Pakistan continues to pursue an ambitious program for building ballistic missiles. Pakistan has acquired a series of solid fuel missiles from China, a series of liquid fuel missiles from North Korea, and the equipment needed to produce both.
Hatf-1A: In February 2000, Pakistan tested the Hatf-1A surface-to-surface solid fuel missile developed by the Pakistan Atomic Energy Commission (PAEC). According to one report, the missile has a range of 100 kilometers, has improved accuracy and can carry larger payloads than the Hatf-1. The launch broke Pakistan’s traditional pattern of testing missiles only in response to such tests by India.
Ghauri: In April 1998, Pakistan tested the Ghauri (Hatf-5), its version of the North Korean Nodong. The nuclear-capable surface-to-surface missile uses liquid fuel and can carry a 700 kilogram payload 1,000-1,500 kilometers. It has been acquired by and is being developed by the A. Q. Khan Research Laboratories (KRL).
Shaheen: The day after the Ghauri-II missile test, Pakistan successfully tested the solid fueled Shaheen-I (Hatf-4). Reports claim the missile is based on the Chinese M-11, and has a range of 600-750 kilometers. It is being developed by the National Development Complex (NDC).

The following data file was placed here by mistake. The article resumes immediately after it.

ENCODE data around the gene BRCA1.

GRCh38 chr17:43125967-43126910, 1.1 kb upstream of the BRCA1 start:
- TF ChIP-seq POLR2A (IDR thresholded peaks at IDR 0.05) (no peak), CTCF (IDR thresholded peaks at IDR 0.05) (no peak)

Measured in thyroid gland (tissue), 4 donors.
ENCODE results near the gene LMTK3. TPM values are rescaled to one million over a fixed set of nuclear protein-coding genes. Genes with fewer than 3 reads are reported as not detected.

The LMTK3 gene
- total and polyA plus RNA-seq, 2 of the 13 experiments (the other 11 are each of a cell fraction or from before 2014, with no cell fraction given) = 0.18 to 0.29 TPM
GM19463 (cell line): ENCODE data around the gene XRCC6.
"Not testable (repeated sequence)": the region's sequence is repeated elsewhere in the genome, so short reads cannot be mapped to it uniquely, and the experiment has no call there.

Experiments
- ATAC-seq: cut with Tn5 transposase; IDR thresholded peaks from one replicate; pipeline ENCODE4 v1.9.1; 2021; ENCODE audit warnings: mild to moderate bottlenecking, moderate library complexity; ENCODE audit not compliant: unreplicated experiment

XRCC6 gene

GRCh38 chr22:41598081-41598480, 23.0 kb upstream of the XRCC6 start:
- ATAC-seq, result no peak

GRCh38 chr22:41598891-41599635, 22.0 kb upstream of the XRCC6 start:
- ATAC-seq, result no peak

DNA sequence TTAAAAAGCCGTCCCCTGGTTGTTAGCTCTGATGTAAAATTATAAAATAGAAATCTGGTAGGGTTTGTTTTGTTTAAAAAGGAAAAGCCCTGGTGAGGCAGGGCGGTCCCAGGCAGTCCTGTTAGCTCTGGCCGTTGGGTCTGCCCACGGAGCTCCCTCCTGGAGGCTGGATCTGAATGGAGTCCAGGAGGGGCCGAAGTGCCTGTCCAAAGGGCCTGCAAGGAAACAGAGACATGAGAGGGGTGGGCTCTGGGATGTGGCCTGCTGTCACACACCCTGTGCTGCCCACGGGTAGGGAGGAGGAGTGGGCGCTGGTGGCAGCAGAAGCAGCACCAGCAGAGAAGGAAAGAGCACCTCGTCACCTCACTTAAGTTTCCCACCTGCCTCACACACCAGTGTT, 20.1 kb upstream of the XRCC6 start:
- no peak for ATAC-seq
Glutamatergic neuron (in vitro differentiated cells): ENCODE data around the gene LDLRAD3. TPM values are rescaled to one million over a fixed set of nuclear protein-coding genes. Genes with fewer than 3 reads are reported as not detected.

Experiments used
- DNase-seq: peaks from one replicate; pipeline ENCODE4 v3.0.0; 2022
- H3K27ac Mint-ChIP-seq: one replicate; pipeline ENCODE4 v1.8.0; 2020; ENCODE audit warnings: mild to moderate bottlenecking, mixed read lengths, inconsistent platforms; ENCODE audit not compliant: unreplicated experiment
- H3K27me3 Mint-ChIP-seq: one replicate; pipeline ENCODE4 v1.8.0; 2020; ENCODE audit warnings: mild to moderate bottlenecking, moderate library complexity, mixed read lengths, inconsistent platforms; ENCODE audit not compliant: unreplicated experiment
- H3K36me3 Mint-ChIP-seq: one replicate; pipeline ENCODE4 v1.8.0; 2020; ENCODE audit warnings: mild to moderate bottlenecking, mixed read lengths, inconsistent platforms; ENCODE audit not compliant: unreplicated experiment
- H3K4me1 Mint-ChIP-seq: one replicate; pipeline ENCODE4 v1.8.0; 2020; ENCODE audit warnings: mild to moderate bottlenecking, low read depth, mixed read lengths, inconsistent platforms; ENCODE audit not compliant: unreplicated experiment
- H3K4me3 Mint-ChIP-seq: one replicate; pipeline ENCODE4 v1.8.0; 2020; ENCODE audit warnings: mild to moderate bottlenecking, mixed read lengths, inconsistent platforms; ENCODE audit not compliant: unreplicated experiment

Shaheen-II: At the annual Pakistan Day parade in March 2000, Pakistan unveiled the road-mobile Shaheen-II missile. Pakistani authorities claim that the two-stage solid fuel missile can carry a 1,000 kilogram payload 2,500 kilometers.
Chinese and North Korean assistance
In addition to supplying missiles outright, China and North Korea have recently provided Pakistan with equipment to help produce missiles.
In April 1999 it was reported that China’s Poly Ventures Company transferred American-manufactured specialized metal-working presses and a special furnace to the NDC, and the New York Times reported in July 2000 that China had increased its shipments of specialty steels, guidance systems and technical expertise to Pakistan.
According to Jane’s Defence Weekly, Indian officials seized a North Korean ship believed to be carrying machinery destined for a Pakistani missile factory at Fatehgunj in June 1999. Indian investigators claimed the cargo included a heavy duty press, lathe machines, a plate bending machine, toroidal air bottles used in missile guidance, and other equipment used in the production of missile systems.
For more information on Pakistan’s missile program, see “Pakistan’s Nuclear-capable Missiles,” Volume 5, Issue 1 (January-February 1999) of the Risk Report.